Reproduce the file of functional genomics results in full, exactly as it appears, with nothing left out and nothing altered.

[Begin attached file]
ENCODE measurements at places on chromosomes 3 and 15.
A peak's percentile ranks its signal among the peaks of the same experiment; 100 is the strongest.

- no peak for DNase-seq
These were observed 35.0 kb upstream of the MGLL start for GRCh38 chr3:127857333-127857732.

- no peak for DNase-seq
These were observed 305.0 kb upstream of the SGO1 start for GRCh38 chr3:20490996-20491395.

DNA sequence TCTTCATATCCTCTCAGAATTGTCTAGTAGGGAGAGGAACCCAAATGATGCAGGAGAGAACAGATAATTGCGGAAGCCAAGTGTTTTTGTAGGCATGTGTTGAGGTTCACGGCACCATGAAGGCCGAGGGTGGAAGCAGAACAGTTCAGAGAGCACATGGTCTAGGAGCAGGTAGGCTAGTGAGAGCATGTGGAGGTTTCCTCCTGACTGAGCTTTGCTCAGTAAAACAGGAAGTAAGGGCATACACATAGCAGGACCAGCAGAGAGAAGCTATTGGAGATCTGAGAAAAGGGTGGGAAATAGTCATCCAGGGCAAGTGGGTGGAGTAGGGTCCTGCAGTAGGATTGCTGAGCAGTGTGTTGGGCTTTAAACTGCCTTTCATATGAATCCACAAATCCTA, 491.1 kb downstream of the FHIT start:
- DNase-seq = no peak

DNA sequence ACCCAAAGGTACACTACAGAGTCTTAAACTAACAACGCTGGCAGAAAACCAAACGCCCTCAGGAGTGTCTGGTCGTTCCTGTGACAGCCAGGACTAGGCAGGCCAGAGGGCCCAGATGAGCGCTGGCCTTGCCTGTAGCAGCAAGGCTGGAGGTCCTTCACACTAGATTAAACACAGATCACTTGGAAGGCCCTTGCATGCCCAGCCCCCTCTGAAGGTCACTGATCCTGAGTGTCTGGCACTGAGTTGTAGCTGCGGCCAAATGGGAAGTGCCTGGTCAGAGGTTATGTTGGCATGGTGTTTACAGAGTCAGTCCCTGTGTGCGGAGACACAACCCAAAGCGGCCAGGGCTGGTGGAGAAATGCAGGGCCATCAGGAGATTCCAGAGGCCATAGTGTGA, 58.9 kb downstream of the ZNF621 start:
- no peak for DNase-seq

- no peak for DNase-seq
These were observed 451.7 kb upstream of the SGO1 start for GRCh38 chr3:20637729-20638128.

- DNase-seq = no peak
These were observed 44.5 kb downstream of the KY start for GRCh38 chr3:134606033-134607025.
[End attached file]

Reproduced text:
ENCODE measurements at places on chromosomes 3 and 15.
A peak's percentile ranks its signal among the peaks of the same experiment; 100 is the strongest.

- no peak for DNase-seq
These were observed 35.0 kb upstream of the MGLL start for GRCh38 chr3:127857333-127857732.

- no peak for DNase-seq
These were observed 305.0 kb upstream of the SGO1 start for GRCh38 chr3:20490996-20491395.

DNA sequence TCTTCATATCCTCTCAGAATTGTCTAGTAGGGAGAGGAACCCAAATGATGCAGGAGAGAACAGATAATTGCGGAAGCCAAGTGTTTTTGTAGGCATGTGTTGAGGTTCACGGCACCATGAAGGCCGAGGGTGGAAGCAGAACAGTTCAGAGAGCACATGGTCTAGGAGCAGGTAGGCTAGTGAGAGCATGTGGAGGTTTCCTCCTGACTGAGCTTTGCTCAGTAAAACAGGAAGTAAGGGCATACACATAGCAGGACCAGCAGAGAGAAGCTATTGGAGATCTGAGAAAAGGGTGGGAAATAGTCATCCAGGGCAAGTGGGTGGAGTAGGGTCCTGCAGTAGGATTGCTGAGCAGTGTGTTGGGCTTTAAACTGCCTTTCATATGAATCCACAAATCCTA, 491.1 kb downstream of the FHIT start:
- DNase-seq = no peak

DNA sequence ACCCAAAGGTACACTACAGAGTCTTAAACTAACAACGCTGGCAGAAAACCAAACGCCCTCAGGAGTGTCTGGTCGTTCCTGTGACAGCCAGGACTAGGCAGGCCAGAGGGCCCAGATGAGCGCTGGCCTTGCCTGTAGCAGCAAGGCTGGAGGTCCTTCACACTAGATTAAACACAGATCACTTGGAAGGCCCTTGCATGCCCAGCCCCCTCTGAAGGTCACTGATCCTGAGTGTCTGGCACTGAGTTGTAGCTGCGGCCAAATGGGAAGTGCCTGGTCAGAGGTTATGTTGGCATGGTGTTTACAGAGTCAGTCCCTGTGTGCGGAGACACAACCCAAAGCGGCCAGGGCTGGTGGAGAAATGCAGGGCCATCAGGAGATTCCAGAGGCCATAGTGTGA, 58.9 kb downstream of the ZNF621 start:
- no peak for DNase-seq

- no peak for DNase-seq
These were observed 451.7 kb upstream of the SGO1 start for GRCh38 chr3:20637729-20638128.

- DNase-seq = no peak
These were observed 44.5 kb downstream of the KY start for GRCh38 chr3:134606033-134607025.